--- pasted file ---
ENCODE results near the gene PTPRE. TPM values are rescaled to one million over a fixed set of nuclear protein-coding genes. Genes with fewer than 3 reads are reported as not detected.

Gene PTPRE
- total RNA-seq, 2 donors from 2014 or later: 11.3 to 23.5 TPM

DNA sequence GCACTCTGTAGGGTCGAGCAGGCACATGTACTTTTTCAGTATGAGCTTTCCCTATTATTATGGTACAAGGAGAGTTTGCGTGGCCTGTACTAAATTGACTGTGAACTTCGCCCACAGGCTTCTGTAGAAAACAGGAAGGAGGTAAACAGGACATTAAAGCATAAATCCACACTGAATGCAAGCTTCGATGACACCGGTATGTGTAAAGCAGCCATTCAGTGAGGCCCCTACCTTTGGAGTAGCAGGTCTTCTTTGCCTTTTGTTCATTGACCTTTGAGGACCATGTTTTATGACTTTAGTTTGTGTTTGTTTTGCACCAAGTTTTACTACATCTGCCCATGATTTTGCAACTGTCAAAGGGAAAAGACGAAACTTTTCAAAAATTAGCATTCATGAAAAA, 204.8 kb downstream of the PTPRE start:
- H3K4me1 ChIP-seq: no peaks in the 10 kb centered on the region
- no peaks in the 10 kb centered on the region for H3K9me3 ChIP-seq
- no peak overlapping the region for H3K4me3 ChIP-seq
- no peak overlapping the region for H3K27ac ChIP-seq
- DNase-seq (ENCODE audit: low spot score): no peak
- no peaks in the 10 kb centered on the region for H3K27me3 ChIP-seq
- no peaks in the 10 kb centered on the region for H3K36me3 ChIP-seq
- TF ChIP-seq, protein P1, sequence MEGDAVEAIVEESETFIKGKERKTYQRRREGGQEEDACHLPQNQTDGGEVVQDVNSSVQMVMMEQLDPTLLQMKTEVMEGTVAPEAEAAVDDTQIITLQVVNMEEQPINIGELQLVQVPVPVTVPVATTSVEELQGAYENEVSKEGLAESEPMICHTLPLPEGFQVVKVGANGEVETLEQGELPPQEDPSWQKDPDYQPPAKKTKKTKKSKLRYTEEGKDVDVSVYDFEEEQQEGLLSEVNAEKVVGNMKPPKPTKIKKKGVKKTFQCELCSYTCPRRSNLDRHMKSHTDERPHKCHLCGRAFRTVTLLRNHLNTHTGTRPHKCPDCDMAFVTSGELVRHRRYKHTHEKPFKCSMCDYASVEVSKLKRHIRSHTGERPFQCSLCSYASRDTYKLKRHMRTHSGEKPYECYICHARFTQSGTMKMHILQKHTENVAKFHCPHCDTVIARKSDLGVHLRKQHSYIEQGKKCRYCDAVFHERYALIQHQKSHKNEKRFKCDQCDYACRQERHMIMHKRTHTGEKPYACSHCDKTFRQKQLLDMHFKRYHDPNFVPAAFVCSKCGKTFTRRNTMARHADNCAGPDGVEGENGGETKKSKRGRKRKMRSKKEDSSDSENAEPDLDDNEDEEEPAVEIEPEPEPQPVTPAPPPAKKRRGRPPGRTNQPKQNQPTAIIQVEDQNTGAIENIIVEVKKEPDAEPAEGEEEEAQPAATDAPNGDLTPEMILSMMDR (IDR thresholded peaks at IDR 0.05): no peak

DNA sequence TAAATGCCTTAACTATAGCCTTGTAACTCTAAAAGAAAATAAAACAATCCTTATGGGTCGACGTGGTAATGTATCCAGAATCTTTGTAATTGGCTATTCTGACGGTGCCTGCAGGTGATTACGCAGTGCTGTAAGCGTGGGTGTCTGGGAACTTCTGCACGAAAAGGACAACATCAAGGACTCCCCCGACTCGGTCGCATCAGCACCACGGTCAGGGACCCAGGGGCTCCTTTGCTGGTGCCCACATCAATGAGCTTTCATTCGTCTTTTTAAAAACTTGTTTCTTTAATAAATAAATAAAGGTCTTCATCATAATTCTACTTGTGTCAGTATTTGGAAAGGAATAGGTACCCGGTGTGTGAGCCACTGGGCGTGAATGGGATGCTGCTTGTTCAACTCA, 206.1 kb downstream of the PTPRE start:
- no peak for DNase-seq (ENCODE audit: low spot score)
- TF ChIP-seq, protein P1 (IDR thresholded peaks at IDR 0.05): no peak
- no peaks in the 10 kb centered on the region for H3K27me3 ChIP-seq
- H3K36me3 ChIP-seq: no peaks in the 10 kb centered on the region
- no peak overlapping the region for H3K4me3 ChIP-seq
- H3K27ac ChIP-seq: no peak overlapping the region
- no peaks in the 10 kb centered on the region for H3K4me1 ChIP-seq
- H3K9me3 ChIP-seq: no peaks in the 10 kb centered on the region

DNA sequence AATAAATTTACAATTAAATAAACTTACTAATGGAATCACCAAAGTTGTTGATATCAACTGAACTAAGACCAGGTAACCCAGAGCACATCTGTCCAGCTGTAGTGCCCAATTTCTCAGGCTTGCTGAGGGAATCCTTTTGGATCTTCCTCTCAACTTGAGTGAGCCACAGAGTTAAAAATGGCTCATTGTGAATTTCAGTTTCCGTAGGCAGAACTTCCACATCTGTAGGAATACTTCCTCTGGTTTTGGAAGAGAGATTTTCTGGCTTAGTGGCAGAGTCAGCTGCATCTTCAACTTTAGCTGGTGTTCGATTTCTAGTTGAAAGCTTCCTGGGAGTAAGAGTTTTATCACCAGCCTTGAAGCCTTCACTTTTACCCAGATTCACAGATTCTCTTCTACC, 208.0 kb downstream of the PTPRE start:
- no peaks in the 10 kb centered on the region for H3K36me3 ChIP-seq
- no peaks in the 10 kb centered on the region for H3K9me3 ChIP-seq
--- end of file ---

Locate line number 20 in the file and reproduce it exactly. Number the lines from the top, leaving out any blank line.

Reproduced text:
- no peaks in the 10 kb centered on the region for H3K4me1 ChIP-seq